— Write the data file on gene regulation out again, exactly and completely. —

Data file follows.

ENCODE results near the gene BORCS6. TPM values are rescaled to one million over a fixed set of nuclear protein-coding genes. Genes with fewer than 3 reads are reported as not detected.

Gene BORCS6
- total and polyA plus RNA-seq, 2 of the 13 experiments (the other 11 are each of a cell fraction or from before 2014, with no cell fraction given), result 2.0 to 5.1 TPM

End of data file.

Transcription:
ENCODE results near the gene BORCS6. TPM values are rescaled to one million over a fixed set of nuclear protein-coding genes. Genes with fewer than 3 reads are reported as not detected.

Gene BORCS6
- total and polyA plus RNA-seq, 2 of the 13 experiments (the other 11 are each of a cell fraction or from before 2014, with no cell fraction given), result 2.0 to 5.1 TPM